# Disable copying text from minted listing

I want my minted listings not to have copyable text. I've found this:

Is it possible to produce a PDF with un-copyable text?

But after a few hours of trials I am not able to integrate it with my document. I am using a simple LaTeX report document and am able to build it with either XeTeX or LuaLaTeX.

Example document:

% lualatex -shell-escape minted.tex

\begin{filecontents*}{test.rb}
# this should not be copyable
def hello
"world"
end
\end{filecontents*}

\documentclass[12pt,twoside,openright,a4paper]{report}
\usepackage[T1]{fontenc}
\usepackage{fontspec}
\usepackage[dvipsnames]{xcolor}
\usepackage{minted}
\setmainfont{Times New Roman}
\definecolor{bg}{rgb}{0.95,0.95,0.95}
\begin{document}
\chapter{Foo}
\section{Bar}
This should be copyable.
\inputminted[linenos, numbersep=5pt, tabsize=2, bgcolor=bg]{ruby}{test.rb}
And this again should be copyable.
\end{document}

How I would like the copied text to look like:

Chapter 1 Foo
1.1 Bar
This should be copyable.

And this again should be copyable.
• Hi! Share an example of your code with us. Have a look about minimal working example. – Keks Dose Nov 27 '19 at 11:55
• Thanks @KeksDose. Added minimal example. – Ernesto Nov 27 '19 at 16:33
• That's pretty useless: just do a screen capture and pass it to an online OCR service. – egreg Dec 2 '19 at 11:03
• Obviously a part of PDF is no copyable if that part it's an image. This can be an idea. – vi pa Dec 2 '19 at 12:48
• I know and don't care about OCR services. This is just a hard requirement at my faculty. Discussing it is pointless. Generating images is OK as long as this can be automated. But I fear that it could be difficult since these listings can cover multiple pages. – Ernesto Dec 2 '19 at 23:38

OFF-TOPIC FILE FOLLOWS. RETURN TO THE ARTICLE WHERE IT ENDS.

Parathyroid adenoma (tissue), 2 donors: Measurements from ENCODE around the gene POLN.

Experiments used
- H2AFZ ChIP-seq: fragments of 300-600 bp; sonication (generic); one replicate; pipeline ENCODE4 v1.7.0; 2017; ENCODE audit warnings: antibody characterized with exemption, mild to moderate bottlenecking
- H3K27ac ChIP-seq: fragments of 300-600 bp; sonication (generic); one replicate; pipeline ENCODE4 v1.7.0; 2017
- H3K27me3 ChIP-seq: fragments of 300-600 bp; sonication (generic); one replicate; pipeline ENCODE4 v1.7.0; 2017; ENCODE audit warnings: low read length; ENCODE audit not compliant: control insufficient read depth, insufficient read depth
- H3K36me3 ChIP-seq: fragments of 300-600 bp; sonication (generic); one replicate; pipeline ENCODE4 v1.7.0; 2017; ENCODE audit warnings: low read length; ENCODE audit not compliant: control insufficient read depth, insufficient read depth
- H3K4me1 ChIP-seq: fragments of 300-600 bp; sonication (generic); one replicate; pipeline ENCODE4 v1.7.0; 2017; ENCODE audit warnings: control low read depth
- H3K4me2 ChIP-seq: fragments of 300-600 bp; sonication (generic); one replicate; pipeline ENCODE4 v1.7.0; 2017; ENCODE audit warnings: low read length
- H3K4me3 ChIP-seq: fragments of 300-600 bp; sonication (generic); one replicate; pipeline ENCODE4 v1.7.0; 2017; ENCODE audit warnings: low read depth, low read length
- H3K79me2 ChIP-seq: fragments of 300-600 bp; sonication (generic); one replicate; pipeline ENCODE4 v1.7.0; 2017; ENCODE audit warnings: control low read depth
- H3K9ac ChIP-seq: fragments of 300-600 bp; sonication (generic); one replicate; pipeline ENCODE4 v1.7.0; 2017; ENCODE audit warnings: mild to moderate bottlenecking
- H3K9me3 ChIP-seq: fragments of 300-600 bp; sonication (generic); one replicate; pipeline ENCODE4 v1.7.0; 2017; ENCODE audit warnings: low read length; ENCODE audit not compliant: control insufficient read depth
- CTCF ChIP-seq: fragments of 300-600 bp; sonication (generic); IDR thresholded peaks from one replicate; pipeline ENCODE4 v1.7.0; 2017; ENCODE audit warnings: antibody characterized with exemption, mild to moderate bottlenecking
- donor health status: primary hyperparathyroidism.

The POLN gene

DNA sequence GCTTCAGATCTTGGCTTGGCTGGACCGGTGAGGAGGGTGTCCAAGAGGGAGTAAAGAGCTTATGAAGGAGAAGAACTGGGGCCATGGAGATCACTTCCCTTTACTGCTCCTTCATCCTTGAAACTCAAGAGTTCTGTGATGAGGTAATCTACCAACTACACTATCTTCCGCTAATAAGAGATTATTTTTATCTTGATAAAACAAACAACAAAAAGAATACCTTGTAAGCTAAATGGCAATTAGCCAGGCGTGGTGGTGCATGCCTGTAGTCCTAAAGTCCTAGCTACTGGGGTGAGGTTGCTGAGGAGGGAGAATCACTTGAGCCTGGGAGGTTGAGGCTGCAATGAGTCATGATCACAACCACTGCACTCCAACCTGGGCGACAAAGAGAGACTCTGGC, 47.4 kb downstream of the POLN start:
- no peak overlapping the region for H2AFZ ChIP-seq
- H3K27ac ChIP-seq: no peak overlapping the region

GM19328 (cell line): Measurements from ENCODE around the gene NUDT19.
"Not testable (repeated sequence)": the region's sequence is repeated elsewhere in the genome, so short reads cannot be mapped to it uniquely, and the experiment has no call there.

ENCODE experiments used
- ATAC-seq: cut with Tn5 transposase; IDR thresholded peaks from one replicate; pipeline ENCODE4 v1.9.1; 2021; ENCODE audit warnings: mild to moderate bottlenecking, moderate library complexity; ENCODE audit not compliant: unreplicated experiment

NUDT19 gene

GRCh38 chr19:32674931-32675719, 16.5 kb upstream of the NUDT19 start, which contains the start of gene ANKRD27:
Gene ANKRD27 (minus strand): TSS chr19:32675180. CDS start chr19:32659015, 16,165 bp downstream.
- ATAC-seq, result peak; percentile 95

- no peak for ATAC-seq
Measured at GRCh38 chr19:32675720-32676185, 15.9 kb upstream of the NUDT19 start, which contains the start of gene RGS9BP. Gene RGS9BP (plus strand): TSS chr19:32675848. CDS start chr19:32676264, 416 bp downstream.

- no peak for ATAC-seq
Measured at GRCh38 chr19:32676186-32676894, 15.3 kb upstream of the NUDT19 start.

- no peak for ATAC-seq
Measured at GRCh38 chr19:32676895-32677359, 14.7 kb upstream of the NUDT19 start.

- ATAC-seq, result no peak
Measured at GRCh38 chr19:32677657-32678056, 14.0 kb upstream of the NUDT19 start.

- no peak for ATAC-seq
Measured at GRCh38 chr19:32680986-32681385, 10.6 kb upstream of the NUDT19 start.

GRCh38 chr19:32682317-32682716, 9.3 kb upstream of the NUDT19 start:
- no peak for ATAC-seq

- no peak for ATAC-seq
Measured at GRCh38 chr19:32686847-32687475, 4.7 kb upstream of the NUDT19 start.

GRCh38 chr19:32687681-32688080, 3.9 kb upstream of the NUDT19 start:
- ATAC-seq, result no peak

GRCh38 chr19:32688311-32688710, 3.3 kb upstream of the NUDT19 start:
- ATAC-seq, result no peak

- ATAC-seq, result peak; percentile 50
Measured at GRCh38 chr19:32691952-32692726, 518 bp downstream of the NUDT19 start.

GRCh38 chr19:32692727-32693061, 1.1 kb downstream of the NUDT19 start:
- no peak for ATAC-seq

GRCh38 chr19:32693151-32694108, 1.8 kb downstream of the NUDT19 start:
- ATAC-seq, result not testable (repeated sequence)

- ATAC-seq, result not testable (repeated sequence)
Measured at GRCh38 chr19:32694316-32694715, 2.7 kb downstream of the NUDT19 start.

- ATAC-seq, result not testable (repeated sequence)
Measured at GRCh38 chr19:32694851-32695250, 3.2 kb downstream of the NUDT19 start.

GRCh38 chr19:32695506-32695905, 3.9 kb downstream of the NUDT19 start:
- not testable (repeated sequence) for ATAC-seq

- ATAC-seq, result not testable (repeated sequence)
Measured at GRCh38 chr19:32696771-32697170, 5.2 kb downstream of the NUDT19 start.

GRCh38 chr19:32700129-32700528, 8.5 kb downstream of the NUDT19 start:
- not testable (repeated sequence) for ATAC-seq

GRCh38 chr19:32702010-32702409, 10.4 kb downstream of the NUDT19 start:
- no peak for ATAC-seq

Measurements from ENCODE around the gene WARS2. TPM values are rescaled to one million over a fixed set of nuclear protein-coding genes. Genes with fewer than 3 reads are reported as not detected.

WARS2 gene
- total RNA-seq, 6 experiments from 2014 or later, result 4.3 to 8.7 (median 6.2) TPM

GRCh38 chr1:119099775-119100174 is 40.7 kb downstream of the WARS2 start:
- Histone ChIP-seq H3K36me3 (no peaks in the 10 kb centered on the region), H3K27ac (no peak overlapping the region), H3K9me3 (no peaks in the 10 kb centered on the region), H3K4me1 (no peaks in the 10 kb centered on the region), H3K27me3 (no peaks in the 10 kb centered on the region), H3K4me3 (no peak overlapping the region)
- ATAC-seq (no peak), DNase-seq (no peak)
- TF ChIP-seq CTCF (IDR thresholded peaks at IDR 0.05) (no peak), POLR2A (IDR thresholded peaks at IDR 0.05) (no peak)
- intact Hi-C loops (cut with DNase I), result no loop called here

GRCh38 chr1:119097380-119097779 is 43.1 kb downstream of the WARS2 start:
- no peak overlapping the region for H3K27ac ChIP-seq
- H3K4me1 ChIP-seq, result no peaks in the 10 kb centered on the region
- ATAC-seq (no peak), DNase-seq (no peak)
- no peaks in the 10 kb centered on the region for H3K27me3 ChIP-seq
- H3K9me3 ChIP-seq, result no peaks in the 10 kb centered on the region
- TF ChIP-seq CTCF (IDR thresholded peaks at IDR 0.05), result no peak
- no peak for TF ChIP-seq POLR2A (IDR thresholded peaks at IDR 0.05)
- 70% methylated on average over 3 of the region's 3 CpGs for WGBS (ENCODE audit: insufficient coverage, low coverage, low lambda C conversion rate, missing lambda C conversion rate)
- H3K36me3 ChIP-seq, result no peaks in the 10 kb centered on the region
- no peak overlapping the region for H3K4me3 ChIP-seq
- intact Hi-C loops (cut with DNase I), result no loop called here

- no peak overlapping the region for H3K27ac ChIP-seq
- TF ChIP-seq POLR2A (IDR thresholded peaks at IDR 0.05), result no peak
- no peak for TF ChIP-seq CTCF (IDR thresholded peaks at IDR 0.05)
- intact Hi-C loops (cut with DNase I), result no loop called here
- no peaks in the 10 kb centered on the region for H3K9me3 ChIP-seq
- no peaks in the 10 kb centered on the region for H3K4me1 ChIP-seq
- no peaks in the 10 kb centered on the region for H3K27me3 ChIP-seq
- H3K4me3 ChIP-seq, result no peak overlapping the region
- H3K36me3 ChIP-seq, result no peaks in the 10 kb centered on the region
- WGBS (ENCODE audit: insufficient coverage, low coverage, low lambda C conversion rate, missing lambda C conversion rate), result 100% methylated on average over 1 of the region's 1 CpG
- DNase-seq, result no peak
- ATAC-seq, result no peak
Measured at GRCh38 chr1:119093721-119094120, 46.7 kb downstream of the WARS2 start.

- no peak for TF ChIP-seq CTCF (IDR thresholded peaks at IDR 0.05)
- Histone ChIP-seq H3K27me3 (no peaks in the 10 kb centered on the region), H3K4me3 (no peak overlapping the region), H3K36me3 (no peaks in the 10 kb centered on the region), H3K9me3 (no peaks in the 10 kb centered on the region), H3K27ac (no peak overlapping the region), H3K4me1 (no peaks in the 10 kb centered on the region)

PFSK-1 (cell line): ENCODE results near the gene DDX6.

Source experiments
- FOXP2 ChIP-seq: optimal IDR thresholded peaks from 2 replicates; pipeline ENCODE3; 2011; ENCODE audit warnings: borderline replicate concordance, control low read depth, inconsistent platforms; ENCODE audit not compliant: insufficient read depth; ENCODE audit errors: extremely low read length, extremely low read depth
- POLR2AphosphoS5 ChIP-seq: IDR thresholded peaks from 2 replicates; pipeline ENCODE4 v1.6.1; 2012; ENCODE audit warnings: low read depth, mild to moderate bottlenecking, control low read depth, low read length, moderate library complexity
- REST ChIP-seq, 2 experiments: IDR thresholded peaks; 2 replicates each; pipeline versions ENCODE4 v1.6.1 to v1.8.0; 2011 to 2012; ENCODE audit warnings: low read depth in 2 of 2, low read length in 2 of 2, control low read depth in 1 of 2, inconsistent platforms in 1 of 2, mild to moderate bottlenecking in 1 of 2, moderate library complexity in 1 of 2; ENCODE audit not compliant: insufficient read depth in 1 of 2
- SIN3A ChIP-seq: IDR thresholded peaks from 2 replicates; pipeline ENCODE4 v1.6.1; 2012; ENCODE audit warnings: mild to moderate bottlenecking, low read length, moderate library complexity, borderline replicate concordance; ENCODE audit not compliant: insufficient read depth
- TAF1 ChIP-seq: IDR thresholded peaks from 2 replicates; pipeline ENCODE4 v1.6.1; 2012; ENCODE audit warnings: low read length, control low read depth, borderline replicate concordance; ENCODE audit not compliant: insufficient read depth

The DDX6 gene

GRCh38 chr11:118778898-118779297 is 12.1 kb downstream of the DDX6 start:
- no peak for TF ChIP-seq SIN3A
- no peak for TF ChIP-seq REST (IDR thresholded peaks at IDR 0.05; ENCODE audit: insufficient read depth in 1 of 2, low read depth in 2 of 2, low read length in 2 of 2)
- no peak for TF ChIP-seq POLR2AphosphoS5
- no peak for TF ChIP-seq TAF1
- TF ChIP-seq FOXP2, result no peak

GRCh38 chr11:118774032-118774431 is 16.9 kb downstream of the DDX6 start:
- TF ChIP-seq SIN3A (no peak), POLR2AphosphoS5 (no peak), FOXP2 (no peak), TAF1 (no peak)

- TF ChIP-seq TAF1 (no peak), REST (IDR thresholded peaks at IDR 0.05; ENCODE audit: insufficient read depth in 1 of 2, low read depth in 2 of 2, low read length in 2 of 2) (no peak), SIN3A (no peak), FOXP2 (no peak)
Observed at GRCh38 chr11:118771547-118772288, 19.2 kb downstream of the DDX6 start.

First, I fully agree with Jesse Knight:

• Whoever made this requirement at your faculty is a sadist

But if you use LuaTeX you can destroy the glyph to unicode mapping in the PDF file by creating a special font feature:

% lualatex -shell-escape minted.tex

\begin{filecontents*}{test.rb}
# this should not be copyable
def hello
"world"
end
\end{filecontents*}

\documentclass[12pt,twoside,openright,a4paper]{report}
\usepackage[T1]{fontenc}
\usepackage{fontspec}
\usepackage[dvipsnames]{xcolor}
\usepackage{minted}
\setmainfont{Times New Roman}
\usepackage{luacode}
\begin{luacode*}
local function nocopy(tfmdata)
for _, c in next, tfmdata.characters do
c.tounicode = nil
end
end
fonts.handlers.otf.features.register {
name        = "nocopy",
description = "disallow copying for this font",
manipulators = {
base = nocopy,
node = nocopy,
plug = nocopy,
}
}
\end{luacode*}
\setmonofont[RawFeature=nocopy]{Latin Modern Mono}
\definecolor{bg}{rgb}{0.95,0.95,0.95}
\begin{document}
\chapter{Foo}
\section{Bar}
This should be copyable.
\inputminted[linenos, numbersep=5pt, tabsize=2, bgcolor=bg]{ruby}{test.rb}
And this again should be copyable.
\end{document}

With this approach you can not use the same font in the copyable and the not copyable part, so if you load any font once with nocopy and once without, only the first setting will be respected.